This innovation improved cooking mostly for women. Compared to ordinary charcoal and firewood, briquettes burn longer. It’s cleaner, smoke-free, and affordable.
Beyond making cooking faster, it prevents the frequent cutting down of trees making it eco-friendly. This was the very reason she was inspired to embark on the entrepreneurial journey — producing briquettes from biomass using waste from sawdust or discarded flour which usually get burnt in open air.
The idea gave birth to the company, BrightGreen.
How Chebet Lesan’s BrightGreen made briquettes under the brand name MOTO
Chebet Lesan’s BrightGreen made briquettes under the brand name MOTO, which translates to “fire” in Swahili, the most spoken language in Africa.
First, waste materials are carbonised after which a material called char, is pressed into briquettes with three different densities and heat output.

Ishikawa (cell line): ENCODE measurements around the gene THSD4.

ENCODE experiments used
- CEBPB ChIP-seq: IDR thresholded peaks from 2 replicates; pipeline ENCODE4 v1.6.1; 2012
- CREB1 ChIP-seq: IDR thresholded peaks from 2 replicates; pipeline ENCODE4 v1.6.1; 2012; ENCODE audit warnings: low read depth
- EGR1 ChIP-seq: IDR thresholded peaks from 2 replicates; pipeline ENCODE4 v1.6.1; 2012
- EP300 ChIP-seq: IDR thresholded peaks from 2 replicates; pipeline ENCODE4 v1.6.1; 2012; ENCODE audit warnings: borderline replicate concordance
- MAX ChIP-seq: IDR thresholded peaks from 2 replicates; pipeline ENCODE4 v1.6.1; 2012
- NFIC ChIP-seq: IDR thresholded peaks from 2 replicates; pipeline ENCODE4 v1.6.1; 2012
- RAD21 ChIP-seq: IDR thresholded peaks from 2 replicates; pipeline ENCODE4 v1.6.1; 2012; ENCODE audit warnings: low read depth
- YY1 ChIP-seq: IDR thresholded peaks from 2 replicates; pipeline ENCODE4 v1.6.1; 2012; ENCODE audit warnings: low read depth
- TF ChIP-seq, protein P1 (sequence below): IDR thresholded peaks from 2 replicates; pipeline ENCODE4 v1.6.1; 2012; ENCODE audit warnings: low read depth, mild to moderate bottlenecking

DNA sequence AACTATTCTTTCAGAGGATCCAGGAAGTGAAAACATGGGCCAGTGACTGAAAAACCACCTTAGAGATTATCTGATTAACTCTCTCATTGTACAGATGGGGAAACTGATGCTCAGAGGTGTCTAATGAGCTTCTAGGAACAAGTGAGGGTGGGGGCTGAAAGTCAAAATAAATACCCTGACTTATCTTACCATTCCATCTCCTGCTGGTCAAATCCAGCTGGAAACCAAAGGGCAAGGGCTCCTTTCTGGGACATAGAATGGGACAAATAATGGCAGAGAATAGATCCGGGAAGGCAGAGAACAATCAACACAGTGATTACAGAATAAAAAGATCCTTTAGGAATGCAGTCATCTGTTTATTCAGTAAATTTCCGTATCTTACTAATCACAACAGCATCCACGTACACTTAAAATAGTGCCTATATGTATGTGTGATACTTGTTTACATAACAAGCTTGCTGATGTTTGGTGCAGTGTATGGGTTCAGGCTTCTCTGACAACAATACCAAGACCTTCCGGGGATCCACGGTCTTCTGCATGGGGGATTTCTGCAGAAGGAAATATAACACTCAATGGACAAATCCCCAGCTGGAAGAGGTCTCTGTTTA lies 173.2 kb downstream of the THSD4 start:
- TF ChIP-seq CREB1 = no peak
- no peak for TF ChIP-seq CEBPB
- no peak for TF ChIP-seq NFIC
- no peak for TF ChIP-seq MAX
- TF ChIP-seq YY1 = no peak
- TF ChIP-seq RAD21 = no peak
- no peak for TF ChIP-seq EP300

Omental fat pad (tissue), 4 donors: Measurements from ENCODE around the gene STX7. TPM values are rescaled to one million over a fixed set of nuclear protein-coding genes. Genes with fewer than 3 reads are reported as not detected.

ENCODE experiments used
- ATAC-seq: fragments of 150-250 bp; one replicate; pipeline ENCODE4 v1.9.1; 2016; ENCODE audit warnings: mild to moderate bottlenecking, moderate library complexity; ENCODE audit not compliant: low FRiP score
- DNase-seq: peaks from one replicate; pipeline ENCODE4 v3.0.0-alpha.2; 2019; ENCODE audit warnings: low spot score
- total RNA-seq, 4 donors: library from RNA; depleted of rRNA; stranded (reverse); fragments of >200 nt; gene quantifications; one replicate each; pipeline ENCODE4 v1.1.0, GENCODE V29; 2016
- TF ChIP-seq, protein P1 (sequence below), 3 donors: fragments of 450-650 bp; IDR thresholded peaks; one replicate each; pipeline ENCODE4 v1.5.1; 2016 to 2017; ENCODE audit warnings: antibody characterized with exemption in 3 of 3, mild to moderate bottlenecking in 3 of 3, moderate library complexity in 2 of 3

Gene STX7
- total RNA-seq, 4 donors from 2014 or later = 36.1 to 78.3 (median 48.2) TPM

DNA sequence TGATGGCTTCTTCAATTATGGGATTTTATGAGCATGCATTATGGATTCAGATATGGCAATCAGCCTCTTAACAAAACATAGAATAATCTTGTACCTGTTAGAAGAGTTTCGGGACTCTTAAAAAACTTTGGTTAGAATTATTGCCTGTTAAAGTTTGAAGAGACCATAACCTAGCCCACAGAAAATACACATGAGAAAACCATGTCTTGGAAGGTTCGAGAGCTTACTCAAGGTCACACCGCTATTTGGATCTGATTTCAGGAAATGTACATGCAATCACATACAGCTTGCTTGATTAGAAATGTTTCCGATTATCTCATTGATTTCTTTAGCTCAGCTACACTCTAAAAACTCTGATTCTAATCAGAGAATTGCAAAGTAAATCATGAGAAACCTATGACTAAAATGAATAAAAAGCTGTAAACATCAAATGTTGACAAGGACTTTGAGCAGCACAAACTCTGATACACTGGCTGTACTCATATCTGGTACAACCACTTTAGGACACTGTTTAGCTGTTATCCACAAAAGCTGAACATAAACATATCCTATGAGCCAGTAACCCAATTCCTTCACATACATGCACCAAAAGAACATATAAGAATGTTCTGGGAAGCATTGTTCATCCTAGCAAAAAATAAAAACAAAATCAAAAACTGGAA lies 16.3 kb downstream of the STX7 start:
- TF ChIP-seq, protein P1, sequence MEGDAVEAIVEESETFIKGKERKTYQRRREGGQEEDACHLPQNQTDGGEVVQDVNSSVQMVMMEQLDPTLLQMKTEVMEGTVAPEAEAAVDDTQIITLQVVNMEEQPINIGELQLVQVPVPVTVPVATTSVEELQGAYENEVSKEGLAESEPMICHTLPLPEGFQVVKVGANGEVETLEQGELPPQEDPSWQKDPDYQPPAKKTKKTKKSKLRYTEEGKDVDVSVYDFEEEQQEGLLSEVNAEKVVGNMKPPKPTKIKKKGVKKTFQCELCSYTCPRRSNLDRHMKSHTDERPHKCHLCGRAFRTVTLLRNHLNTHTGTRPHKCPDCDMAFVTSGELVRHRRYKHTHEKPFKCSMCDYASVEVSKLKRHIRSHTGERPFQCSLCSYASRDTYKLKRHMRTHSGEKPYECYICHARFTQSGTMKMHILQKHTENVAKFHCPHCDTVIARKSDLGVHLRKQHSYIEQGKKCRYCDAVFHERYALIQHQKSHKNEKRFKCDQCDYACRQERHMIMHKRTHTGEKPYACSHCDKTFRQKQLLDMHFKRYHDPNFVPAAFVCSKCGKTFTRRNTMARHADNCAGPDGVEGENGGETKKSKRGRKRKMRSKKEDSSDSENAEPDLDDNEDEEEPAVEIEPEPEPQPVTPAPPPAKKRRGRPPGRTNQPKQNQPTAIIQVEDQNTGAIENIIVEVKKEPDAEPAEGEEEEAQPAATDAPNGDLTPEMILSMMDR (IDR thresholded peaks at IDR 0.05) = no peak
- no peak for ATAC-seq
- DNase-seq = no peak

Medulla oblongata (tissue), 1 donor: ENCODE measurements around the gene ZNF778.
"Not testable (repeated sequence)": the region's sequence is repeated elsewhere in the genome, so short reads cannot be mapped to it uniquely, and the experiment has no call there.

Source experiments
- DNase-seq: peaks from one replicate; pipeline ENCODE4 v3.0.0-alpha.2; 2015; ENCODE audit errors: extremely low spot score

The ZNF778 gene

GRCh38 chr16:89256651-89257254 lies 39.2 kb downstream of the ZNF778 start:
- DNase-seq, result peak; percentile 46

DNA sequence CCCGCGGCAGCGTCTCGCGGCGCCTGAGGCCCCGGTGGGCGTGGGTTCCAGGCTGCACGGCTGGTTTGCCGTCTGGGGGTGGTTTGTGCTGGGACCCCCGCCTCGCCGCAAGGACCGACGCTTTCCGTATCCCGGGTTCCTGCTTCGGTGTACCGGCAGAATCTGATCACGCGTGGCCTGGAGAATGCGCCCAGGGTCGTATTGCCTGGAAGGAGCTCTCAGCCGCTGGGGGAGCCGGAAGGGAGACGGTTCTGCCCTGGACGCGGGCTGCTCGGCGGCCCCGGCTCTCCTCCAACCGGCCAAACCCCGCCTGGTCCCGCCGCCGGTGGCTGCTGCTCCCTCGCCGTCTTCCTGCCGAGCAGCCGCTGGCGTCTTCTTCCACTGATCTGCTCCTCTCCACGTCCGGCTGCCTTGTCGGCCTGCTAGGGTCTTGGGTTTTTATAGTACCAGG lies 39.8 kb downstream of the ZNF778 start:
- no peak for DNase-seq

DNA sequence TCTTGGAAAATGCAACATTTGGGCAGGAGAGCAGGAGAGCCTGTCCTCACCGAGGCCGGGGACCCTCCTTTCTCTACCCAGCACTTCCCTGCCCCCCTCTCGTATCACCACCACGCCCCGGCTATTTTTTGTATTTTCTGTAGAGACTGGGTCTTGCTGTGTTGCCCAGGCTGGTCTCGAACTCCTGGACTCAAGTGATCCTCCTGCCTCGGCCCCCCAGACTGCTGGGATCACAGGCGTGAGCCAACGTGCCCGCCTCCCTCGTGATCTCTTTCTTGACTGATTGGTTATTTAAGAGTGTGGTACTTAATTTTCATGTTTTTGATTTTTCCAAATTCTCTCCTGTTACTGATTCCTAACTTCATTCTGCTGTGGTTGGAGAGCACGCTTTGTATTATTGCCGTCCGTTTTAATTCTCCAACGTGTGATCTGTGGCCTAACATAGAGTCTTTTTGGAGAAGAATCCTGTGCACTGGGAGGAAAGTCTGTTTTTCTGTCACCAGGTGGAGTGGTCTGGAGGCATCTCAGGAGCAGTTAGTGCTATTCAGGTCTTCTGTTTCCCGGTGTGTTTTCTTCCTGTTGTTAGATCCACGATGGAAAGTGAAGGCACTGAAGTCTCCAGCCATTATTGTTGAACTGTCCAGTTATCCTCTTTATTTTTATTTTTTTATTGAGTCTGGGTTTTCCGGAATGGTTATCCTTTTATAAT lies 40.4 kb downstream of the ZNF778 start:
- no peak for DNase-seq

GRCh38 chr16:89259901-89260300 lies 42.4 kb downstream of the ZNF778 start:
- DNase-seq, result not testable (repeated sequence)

Briquettes are usually patronized by a large network of women at affordable prices checking their weight. In 2017, over 300 households bought about 100 tons for cooking in Kenya.
Chebet Lesan said:
“Women are the biggest users of cooking energy in households and we are working to bring them into our value chain,”
It became the hot business in town as the food chain heated and expanded to wholesalers, retailers, and to the daily customers.
Chebet Lesan’s bright idea has paved a way for people to gain full time employment producing 1 to 1.5 tonnes daily.
“We’re learning a lot of lessons along this impact journey and constantly making changes to improve our reach.”
By Elijah Christopher